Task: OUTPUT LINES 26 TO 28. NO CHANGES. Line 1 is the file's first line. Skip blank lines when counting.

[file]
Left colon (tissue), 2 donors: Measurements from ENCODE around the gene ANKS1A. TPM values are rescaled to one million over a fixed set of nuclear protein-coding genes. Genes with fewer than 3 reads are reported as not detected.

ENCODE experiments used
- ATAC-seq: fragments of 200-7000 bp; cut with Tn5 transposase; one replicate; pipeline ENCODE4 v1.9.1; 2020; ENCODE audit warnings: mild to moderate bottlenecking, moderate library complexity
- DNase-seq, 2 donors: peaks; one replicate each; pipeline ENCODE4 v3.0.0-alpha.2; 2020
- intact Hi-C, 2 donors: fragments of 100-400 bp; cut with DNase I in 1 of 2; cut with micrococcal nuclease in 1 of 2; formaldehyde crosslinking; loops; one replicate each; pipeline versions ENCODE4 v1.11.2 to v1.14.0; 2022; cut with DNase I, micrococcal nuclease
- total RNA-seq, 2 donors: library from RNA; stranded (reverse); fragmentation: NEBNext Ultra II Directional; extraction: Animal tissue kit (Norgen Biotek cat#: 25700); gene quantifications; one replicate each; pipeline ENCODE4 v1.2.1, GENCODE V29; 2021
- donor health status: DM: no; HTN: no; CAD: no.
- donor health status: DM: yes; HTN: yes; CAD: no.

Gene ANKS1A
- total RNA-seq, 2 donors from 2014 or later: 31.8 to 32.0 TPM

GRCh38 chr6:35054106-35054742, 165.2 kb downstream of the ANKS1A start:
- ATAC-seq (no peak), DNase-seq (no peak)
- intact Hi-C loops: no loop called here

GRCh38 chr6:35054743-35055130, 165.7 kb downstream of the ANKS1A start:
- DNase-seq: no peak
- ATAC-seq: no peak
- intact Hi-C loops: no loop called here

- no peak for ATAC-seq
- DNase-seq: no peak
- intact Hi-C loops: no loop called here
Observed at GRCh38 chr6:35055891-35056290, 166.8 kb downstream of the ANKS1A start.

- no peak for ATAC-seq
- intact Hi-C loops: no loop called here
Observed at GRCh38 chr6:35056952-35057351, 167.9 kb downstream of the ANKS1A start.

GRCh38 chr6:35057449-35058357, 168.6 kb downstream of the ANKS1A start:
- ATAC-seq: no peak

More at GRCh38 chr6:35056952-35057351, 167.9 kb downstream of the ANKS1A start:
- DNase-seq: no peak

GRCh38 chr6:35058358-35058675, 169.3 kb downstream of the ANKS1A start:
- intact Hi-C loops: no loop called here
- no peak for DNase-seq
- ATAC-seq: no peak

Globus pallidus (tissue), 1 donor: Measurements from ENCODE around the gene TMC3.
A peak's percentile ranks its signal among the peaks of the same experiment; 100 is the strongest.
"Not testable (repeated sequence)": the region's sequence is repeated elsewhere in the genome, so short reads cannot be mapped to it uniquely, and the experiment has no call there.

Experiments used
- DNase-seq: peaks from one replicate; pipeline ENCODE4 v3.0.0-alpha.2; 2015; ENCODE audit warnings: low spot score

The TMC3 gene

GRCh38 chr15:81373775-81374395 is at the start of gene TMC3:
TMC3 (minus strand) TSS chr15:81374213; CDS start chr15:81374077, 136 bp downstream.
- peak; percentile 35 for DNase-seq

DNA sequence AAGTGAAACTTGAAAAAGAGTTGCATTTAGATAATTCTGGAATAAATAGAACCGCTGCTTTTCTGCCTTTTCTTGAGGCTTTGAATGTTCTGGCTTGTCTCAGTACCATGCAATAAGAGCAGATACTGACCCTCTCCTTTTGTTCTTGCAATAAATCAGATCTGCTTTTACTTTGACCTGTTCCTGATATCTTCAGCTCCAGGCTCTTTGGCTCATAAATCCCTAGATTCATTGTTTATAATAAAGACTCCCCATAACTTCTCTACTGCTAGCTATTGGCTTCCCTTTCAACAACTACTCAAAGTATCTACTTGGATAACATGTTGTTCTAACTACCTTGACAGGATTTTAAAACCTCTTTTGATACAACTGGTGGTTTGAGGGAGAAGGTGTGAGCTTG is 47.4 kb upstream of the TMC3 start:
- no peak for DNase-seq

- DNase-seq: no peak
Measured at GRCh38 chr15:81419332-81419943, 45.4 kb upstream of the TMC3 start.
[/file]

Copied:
- ATAC-seq: no peak

More at GRCh38 chr6:35056952-35057351, 167.9 kb downstream of the ANKS1A start:
- DNase-seq: no peak